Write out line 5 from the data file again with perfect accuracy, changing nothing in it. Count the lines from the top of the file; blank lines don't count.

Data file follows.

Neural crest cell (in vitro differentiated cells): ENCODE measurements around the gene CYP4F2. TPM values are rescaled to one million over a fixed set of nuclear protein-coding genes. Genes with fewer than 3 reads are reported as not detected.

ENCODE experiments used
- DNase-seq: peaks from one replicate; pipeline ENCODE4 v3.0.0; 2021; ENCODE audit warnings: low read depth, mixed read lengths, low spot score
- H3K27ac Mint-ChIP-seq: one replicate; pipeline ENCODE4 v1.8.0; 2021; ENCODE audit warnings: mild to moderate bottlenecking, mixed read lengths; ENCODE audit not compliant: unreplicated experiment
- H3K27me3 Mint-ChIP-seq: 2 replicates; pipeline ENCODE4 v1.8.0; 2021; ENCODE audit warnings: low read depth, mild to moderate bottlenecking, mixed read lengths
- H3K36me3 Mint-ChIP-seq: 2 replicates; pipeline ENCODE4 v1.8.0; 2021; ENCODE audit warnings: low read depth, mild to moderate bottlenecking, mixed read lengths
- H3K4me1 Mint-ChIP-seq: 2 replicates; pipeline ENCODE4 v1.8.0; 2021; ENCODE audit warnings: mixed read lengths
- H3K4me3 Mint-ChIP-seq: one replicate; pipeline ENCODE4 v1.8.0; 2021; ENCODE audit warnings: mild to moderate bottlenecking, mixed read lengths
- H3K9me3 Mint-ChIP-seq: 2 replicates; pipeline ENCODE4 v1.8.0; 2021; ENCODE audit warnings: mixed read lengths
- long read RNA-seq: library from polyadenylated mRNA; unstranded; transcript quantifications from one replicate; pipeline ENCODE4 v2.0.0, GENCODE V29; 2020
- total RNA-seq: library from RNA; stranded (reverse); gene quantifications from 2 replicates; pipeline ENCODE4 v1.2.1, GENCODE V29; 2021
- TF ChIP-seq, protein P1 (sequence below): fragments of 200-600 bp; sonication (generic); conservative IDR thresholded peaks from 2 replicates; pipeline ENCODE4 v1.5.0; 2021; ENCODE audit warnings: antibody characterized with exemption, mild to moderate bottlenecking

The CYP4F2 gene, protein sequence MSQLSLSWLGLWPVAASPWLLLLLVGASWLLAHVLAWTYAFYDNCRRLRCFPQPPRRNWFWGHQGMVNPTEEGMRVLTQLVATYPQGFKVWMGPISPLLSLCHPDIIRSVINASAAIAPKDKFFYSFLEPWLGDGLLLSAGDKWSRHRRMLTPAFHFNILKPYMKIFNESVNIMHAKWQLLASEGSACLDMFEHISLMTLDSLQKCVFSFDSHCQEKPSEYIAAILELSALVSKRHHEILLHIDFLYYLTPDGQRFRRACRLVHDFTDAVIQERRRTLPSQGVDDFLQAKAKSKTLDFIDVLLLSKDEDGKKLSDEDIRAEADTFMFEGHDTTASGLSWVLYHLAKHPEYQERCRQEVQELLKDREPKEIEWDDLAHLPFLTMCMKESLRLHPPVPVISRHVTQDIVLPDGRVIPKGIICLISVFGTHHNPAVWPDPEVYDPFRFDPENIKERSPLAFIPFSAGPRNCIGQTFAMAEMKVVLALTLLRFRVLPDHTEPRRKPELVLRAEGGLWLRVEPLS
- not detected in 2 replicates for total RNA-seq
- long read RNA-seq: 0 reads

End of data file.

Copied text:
- H3K27me3 Mint-ChIP-seq: 2 replicates; pipeline ENCODE4 v1.8.0; 2021; ENCODE audit warnings: low read depth, mild to moderate bottlenecking, mixed read lengths